This week: Computer glitch, nose collapse & more

We found another mixed bag of airport related news for you this week. Here are our selected headlines:

This was probably the biggest news of the week – at least in terms of how many travellers the delay affected: Time wrote on Wednesday that a malfunction with computer systems at airports [U.S.] nationwide caused frustrated travelers to spend hours stuck customs lines. Apparently the problem was with the Department of Homeland Security’s (DHS) system that checks passenger names against the country’s terror watch lists with airports such as John F. Kennedy International Airport in New York (JFK), Boston’s Logan International (BOS) or Hartsfield-Jackson International in Atlanta (ATL). Officials told NBC News that the system was back up 2 hours later.

The bitter fight between rival airports London Gatwick (LGW) and London Heathrow (LHR) continued this week. The Telegraph wrote that in a letter from Sir Roy McNulty, the chairman of Gatwick, to Patrick McLoughlin, the Transport Secretary, seen by The Sunday Telegraph, the airport claimed that statements made by Sir Howard about Heathrow air pollution were “frankly astonishing”. In a veiled reference to the Volkswagen scandal, he warned that a third Heathrow runway would create “millions more car journeys” and that “it is hard to see how this will actually improve air quality – particularly in the light of recent revelations about car emissions”. Prime Minister David Cameron has pledged to decide by the end of the year whether to approve the Heathrow runway. With a Government decision weeks away, Gatwick is mounting an increasingly vocal campaign to unpick the Commission’s findings.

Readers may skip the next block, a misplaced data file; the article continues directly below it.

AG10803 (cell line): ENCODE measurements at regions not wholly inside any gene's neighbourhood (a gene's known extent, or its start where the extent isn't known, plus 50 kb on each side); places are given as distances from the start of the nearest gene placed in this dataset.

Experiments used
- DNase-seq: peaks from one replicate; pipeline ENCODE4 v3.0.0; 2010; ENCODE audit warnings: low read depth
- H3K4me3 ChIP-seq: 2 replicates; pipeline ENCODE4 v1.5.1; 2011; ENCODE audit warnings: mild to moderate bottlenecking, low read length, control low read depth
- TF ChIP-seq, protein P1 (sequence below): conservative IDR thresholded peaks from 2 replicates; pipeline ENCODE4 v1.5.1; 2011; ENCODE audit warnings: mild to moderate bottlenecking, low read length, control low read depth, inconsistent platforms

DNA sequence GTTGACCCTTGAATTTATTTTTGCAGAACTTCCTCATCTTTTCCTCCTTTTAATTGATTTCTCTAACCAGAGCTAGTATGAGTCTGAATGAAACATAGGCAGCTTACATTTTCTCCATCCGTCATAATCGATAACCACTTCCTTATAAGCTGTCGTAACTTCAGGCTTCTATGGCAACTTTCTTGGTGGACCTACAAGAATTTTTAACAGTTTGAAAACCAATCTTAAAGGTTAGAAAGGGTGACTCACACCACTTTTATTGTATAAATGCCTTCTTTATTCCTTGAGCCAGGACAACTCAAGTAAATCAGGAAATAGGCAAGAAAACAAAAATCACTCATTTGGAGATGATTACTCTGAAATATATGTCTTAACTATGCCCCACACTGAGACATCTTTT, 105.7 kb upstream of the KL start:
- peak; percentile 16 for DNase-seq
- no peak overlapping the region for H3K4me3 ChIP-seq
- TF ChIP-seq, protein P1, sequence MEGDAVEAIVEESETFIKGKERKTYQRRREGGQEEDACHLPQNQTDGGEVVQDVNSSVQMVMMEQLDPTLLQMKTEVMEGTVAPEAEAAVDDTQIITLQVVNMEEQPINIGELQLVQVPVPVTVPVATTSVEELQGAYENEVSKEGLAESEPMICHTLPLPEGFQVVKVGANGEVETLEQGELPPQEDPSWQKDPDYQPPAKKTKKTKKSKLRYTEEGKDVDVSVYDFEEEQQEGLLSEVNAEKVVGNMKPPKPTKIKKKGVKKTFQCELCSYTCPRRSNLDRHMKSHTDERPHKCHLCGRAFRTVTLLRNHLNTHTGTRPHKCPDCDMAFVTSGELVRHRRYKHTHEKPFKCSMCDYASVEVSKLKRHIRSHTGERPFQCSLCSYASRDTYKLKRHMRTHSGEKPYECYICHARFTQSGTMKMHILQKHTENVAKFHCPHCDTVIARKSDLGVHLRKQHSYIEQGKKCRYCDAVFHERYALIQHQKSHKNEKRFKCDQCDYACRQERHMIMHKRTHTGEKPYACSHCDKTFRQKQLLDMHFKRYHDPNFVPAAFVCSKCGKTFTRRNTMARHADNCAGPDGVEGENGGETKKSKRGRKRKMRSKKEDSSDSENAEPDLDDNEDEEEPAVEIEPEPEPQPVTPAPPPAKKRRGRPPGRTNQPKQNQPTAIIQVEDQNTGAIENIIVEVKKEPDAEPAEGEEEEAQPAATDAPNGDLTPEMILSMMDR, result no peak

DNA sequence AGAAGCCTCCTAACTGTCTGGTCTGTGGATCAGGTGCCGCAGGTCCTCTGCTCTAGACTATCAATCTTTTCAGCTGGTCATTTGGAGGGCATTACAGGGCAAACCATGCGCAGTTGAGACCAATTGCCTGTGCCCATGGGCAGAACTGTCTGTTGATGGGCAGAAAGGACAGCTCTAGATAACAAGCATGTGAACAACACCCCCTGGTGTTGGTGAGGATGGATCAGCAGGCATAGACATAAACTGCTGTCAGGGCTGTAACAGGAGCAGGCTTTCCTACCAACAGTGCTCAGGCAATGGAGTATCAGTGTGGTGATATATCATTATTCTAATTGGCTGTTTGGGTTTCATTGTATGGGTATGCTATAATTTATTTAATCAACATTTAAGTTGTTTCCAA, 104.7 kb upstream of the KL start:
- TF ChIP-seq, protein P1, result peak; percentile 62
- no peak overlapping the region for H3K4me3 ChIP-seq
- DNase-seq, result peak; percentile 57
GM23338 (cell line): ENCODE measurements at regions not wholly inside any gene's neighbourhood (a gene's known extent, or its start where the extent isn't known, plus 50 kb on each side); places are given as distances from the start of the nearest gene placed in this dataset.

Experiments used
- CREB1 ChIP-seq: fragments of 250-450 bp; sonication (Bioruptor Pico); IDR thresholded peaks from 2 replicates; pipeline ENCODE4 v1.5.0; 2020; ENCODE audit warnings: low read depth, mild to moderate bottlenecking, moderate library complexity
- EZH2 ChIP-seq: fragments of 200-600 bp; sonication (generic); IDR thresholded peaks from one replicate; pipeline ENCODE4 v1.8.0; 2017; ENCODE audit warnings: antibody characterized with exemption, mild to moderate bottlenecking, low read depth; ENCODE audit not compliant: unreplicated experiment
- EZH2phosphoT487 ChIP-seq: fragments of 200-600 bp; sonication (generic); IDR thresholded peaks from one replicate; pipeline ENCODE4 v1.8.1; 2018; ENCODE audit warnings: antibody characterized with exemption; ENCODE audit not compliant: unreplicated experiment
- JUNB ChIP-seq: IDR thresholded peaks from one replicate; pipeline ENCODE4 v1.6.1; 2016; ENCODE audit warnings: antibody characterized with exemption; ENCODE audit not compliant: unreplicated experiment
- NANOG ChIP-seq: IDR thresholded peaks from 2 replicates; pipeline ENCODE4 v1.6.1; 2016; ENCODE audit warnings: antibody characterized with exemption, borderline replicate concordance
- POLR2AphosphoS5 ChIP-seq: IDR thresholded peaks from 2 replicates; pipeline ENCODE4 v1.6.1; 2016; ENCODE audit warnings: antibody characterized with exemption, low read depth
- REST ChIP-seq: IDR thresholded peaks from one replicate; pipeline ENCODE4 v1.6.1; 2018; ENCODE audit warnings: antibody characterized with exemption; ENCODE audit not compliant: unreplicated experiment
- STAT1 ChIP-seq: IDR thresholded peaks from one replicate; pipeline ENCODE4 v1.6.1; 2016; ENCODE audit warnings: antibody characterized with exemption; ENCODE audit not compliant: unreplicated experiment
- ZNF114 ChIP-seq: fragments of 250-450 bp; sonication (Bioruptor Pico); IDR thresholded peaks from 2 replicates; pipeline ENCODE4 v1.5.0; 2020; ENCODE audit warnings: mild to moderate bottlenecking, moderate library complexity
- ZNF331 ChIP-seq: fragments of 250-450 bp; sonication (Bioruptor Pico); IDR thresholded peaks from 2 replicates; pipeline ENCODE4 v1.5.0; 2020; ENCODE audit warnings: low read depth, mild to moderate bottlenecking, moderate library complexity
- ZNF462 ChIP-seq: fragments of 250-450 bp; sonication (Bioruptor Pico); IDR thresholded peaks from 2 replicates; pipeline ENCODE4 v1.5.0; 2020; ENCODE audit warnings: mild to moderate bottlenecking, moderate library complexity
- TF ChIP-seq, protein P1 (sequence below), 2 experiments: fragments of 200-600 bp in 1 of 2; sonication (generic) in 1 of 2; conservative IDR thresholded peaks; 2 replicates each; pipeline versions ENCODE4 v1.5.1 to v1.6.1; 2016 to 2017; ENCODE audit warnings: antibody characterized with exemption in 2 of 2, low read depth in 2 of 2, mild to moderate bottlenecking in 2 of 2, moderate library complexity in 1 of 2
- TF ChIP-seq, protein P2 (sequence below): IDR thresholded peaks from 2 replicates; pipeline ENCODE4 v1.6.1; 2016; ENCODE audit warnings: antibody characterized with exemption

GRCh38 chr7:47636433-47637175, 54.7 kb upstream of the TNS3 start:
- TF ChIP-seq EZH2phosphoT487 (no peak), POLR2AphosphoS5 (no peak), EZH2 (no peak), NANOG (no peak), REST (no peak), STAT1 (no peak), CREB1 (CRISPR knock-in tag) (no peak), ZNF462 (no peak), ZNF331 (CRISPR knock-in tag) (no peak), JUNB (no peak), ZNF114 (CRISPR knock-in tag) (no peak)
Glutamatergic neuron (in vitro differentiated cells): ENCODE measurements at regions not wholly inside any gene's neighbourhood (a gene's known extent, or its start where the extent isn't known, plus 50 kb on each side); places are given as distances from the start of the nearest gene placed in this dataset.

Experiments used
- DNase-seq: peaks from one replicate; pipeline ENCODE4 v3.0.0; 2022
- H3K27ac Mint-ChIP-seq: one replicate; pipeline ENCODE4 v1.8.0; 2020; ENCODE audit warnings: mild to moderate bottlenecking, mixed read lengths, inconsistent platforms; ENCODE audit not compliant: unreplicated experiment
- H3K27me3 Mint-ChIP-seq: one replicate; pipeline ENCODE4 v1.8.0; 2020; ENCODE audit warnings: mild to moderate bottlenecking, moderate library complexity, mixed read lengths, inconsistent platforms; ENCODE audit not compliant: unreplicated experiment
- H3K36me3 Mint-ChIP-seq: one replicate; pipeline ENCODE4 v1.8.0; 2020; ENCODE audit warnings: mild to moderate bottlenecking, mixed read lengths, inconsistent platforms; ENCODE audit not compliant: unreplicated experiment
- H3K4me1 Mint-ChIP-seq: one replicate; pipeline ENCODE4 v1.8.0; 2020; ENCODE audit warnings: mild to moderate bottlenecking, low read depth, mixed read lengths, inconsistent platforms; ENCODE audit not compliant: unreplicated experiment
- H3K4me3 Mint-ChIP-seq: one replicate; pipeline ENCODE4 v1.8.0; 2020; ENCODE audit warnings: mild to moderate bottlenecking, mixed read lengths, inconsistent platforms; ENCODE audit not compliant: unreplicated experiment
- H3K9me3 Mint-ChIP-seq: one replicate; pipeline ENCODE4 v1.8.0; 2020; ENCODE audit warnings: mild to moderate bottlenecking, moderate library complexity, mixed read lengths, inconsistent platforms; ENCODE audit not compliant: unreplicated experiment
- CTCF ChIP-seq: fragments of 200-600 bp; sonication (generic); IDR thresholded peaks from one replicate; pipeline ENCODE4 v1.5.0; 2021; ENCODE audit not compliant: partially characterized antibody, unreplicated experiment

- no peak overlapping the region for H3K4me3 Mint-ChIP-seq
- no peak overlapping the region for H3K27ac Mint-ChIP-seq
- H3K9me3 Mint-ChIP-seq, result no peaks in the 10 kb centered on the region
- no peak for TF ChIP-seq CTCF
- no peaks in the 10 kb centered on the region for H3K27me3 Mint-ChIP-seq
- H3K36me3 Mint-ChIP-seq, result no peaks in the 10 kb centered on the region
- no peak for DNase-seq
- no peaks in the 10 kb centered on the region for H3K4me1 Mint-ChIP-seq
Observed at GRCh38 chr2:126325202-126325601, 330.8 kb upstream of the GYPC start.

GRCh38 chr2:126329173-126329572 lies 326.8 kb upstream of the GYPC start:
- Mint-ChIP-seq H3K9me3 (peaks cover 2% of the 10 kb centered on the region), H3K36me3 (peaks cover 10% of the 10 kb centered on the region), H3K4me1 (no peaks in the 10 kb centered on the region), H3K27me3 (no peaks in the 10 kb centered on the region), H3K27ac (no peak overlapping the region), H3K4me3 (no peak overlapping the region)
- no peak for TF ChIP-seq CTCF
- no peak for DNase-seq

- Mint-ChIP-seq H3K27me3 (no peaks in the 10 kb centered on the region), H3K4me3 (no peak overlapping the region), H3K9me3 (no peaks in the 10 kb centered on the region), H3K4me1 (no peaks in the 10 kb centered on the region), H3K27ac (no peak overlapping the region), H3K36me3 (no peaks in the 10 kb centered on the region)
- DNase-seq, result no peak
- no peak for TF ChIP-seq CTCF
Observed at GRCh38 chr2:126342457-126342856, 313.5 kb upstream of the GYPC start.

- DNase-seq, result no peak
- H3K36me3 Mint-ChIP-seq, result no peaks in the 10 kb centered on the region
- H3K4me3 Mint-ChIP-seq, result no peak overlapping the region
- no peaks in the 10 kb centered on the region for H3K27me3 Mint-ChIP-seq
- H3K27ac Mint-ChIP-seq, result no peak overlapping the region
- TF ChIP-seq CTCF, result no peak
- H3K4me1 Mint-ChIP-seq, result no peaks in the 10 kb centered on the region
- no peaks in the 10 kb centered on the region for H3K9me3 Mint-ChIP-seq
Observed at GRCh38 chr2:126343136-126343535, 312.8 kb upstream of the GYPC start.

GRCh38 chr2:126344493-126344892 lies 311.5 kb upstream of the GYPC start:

Moving to Asia where this week we saw a picture that put a shiver through our spines:

The Singapore based newspaper Straits Times wrote that a Singapore Airlines plane was seen lying awkwardly on its front end at Changi Airport (SIN), after the aircraft’s nose gear retracted on Sunday morning. According to an SIA spokesman, the Airbus A330-300, which had been undergoing a landing gear system check, was at a gate at around 8am when the incident happened. “Maintenance work was being carried out to rectify a defect, and the gear retracted during the subsequent system check,” said the spokesman. “There were no passengers or crew on board at the time. One engineer who was on the aircraft was not injured.

And – to finish the week off – we found a nice little article in The Guardian that portraits abandoned airports from around the world. Yes, some of our favourites, like Ciudad Real airport in Spain (CQM) or good, old Berlin Tempelhof (THF) are among them.

That’s all for this week – safe travels.

[Photo manipulated with based on a picture from Flickr: jaydon34 via Compfight cc]